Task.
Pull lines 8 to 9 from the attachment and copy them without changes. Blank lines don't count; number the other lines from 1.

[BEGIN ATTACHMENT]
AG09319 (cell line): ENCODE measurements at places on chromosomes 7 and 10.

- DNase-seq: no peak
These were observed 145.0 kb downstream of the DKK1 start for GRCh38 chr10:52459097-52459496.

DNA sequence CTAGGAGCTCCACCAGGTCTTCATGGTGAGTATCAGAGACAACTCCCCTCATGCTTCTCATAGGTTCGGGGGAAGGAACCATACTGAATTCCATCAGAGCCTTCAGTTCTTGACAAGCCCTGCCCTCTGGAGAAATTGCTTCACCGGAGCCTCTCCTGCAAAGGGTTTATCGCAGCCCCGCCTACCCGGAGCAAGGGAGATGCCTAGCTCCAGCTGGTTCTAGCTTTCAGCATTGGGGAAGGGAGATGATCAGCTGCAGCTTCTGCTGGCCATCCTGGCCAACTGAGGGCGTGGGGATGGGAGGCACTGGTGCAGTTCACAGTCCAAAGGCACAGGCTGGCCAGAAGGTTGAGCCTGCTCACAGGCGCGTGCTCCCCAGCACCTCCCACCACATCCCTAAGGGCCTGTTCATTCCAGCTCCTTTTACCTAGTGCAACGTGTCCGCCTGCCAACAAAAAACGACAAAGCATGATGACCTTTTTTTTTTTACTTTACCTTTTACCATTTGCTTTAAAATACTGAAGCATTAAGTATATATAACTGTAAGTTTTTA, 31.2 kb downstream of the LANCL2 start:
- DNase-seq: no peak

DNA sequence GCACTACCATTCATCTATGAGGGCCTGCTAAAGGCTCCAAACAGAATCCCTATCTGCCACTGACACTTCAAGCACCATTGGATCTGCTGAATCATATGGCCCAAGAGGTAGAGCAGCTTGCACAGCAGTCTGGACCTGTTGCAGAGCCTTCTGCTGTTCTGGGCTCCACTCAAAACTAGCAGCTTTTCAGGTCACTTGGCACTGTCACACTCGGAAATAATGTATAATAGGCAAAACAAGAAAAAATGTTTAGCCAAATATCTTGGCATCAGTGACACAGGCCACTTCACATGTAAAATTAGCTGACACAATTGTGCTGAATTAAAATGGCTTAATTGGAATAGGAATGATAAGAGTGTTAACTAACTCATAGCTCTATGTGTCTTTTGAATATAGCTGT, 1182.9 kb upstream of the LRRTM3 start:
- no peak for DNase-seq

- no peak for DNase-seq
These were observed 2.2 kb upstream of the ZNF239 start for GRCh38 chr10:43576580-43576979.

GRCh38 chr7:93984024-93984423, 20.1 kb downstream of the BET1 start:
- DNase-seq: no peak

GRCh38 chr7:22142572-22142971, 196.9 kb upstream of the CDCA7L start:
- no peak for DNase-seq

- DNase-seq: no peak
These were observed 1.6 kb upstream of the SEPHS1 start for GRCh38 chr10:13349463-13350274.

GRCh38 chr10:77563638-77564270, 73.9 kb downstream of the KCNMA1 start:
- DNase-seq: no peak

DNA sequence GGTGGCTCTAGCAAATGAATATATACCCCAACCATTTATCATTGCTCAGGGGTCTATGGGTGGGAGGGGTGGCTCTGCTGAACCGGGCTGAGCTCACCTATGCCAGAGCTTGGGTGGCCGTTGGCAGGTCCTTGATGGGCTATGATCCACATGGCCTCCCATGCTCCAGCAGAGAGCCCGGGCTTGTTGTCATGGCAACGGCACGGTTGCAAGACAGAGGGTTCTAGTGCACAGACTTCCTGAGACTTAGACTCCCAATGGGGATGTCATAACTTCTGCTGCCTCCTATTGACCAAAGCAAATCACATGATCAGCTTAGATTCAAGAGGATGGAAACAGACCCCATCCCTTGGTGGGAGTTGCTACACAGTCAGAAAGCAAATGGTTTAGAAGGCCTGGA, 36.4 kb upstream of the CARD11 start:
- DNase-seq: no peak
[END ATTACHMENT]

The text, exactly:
- no peak for DNase-seq
These were observed 2.2 kb upstream of the ZNF239 start for GRCh38 chr10:43576580-43576979.